Launch of the LDV T60

The T60 is expected to land in two specification levels – Worker and Lifestyle – in most variants. At launch, only the dual-cab 4×4 pick-up will be available, powered by a 110kW/360Nm 2.8-litre diesel engine (related to the more powerful 2.8 in Holden’s Colorado) that will eventually be replaced by a newer unit with more power. Other variants will follow at regular intervals, with a cab-chassis the next one off the line within months of launch.


So, how will it go? Our drive of the T60 at SAIC’s giant proving ground that it shares with GM in China was not only brief but hardly representative of daily consumer driving – a belt around witches’ hats on smooth skidpan. It was a risky exercise for LDV, as the T60 is hardly a sportscar. However, it handled it as well as could be expected for an unladen, two-tonne-plus truck with rudimentary LCV suspension. We found the brake pedal a little spongy in heavy stops but, by and large, it did the job – a job that few one- tonners will ever be put through. Until we get the T60 onto some uneven, coarse-bitumen roads and dirttracks with a couple of hundred kilos in the tub, then the jury is still out in the ride and handling regard. We will leave it up to you whether you like the look of the toothy chrome grille, but at least road users will be able to pick a T60 from the numerous generic vehicles on the streets.

Similar in size to the Ranger at more than five metres long and two metres wide, the T60 dual cab offers a tub of about average size, with a black plastic liner and six tie-down points. A stretched -ldv-t60version dubbed Megacab is under development, but not yet confirmed for Australia. The two T60s we inspected were high- end spec, with a six-speed automatic transmission (a six-speed manual will be available), 4×4 powertrain (with 4H, 42 and 4L selected via a console knob) and upmarket interior with leather, climate control, keyless entry, push- button start and the like. A big 10-inch infotainment screen with full connectivity is standard, offering Apple CarPlay and Android Auto – a boon for tradies who want to run Google maps from their phone. Less necessary is a multi-mode automatic transmission with standard, economy and power modes. Indeed, “power” is a relative term in a heavy pick- up with 110kW. Acceleration could be described as adequate, but the new diesel engine in the pipeline might address that. Hill-descent control and a hill-holder are also thrown in. The handbrake is a manual lever on the console. Big plusses include seat comfort – both front and back – and roominess. In the back seat, the accommodation could be likened to that of a large sedan, with twin air vents and a fold-down armrest with twin cupholders. The family is going to like it, too. Build quality on the examples we saw was excellent, and with the dramatic improvement in everything coming out of Chinese factories these days, we have no reason to believe it will not continue.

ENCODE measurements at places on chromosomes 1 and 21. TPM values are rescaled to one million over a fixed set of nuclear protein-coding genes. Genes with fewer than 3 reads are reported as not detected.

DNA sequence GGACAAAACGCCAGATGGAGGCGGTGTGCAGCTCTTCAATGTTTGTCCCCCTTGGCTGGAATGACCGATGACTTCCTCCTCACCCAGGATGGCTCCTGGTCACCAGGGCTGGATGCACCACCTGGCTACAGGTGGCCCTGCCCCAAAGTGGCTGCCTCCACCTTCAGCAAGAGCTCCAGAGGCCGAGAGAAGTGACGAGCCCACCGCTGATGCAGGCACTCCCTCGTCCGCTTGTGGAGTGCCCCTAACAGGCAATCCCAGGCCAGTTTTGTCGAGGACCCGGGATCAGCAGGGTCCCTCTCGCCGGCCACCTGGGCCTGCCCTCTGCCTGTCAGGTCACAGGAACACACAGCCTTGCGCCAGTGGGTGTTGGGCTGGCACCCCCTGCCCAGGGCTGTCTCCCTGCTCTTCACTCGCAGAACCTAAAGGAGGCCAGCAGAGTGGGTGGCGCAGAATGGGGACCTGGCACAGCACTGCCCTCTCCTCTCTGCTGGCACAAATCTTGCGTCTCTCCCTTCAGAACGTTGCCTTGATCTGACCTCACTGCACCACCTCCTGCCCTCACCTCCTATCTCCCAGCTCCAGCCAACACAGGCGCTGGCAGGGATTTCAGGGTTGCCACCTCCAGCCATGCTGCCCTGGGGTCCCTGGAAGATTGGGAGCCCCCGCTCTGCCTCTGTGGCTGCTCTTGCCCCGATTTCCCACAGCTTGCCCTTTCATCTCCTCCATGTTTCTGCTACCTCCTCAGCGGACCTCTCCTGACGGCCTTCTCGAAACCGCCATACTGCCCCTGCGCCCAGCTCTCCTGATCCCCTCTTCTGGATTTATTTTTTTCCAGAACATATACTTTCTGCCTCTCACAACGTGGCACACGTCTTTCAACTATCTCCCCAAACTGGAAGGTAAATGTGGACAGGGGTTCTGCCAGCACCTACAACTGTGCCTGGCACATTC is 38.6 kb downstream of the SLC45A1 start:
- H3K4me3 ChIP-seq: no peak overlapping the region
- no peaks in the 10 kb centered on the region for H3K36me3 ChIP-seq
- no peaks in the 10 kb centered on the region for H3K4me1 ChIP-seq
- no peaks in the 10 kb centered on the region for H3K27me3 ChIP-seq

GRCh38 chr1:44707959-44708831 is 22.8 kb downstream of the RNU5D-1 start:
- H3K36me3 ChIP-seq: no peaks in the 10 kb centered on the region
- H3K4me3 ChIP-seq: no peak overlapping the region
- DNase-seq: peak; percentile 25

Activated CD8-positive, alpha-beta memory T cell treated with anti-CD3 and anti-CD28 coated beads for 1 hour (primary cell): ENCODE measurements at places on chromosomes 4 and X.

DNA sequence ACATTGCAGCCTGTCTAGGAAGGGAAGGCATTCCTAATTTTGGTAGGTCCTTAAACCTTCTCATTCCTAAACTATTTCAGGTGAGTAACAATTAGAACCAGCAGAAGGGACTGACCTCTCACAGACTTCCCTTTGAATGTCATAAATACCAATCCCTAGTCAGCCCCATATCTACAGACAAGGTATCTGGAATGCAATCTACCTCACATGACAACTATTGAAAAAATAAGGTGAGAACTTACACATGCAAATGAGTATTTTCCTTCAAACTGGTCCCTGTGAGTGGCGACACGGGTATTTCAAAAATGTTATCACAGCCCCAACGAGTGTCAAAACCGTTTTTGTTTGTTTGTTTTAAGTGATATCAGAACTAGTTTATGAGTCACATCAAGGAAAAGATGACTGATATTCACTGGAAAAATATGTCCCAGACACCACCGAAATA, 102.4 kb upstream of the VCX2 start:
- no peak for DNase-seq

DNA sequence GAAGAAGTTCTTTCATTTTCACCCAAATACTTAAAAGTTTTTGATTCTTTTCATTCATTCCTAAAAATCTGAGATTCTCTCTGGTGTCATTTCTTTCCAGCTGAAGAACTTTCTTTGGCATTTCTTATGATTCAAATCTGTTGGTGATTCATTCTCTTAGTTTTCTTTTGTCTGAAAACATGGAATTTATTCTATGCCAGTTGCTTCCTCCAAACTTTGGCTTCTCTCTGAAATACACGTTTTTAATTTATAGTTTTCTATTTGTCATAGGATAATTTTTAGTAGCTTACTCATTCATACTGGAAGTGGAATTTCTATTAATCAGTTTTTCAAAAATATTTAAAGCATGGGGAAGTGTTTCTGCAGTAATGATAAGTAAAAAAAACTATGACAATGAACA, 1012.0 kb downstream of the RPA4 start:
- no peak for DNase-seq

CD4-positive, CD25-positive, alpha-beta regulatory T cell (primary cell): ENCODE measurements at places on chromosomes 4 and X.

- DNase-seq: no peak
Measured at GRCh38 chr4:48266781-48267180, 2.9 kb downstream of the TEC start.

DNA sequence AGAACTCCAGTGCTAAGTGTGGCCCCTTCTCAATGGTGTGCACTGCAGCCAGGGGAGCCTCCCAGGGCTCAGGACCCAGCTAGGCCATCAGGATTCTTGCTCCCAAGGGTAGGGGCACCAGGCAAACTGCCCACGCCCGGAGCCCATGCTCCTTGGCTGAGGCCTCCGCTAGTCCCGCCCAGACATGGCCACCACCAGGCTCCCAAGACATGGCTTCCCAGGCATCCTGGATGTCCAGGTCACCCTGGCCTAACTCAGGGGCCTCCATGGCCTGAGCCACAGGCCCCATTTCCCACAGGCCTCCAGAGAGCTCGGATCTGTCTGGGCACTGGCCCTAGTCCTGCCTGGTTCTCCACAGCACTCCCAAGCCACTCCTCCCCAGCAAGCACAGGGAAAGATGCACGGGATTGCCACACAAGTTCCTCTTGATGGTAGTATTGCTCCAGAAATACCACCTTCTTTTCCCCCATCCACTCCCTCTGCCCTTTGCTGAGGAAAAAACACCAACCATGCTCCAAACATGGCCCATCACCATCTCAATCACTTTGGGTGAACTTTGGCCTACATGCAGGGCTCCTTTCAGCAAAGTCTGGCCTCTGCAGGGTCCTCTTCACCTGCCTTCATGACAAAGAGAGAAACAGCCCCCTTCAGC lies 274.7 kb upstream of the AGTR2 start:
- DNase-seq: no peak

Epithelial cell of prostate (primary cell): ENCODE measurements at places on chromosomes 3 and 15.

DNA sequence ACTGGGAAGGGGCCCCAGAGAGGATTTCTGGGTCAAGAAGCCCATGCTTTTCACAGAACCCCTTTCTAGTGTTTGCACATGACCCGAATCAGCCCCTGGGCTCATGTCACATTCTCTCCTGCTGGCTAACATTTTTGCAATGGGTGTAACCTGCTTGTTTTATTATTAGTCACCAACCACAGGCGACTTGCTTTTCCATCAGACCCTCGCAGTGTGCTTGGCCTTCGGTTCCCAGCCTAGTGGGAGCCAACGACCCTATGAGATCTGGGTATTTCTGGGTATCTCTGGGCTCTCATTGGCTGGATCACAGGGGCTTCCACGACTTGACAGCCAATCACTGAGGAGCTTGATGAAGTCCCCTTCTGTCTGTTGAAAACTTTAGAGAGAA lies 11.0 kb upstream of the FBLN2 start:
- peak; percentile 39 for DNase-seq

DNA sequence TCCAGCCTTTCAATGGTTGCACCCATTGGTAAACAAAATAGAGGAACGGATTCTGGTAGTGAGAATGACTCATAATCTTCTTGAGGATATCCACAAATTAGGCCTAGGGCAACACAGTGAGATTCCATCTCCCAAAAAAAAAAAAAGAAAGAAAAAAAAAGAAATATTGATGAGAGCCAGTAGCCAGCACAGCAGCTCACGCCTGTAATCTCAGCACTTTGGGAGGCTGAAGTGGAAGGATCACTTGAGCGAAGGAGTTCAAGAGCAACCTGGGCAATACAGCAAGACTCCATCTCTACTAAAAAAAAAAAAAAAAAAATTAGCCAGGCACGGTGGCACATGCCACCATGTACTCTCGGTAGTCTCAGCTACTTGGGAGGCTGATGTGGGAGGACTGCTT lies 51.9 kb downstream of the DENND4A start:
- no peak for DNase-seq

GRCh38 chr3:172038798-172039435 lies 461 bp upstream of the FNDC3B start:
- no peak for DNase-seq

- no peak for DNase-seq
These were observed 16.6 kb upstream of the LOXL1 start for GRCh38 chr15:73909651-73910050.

LDV vehicle importer Ateco Automotive is hoping to undercut its mainly Thai-built competitors for its all-new T60 pick-up by thousands of dollars when the big one-tonner starts rolling into Australia in late September. The first batch of right-hand-drive dual-cab T60s for Australia went into production last week at LDV’s Wuxi plant in China, just as Australian journalists arrived to observe the unveiling of the T60’s related SUV, the D90, at the Shanghai motor show. Armed with a 2.8-litre VM Motori-developed four-cylinder diesel engine producing 110kW of power and 360Nm of torque and a choice of six-speed manual and automatic transmissions, the T60 rollout will start with the dual-cab 4×4 pick-up. Other models, including an entry- level 4×2 cab-chassis workhorse, will follow in a staggered launch program. Ateco’s LDV Australia general manager Dinesh Chinnappa said in Shanghai that pricing for the new range – the first large pick-up in LDV’s portfolio that until now has comprised the V80 and G10 vans – was still being negotiated with LDV parent company SAIC Motor.


“If you are looking at a new product from anywhere, particularly from China, there is a price- brand relativity you have to achieve to give consumersenough reason to want to buy it,” he said.
“So we are realists. As a new brand out of China, it has got to be a competitive. And competitive means priced underneath the existing status quo vehicles by at least 15 to 20 percent. And it has to be. So that is what we are looking towards. Sometimes we achieve it,sometimes we can’t.”

Mr Chinnappa should know – Ateco not only distributes the Chinese-sourced Foton pick-up range but formerly imported the Great Wall line-up before that was taken back by a factory operation under Haval Australia. While the cheapest 4×4 dual-cab diesel one-tonners from Chinese rivals Great Wall and Foton start around the $30,000 driveaway mark, Ateco would like its cheapest 4×4 dual-cab diesel T60 to start around the $26,000 point.The most affordable similar Toyota HiLux is $48,490 plus on-road costs, while the Ford Ranger 2.2-litre XL double cab is $45,090. Unlike many other Chinese-sourced vehicles down the years, the T60 has been engineered to five-star safety standards, with six airbags – including full-length curtain units in the dual-cab – laser-welded body with high-strength steel and safety electronics such as lane-departure warning.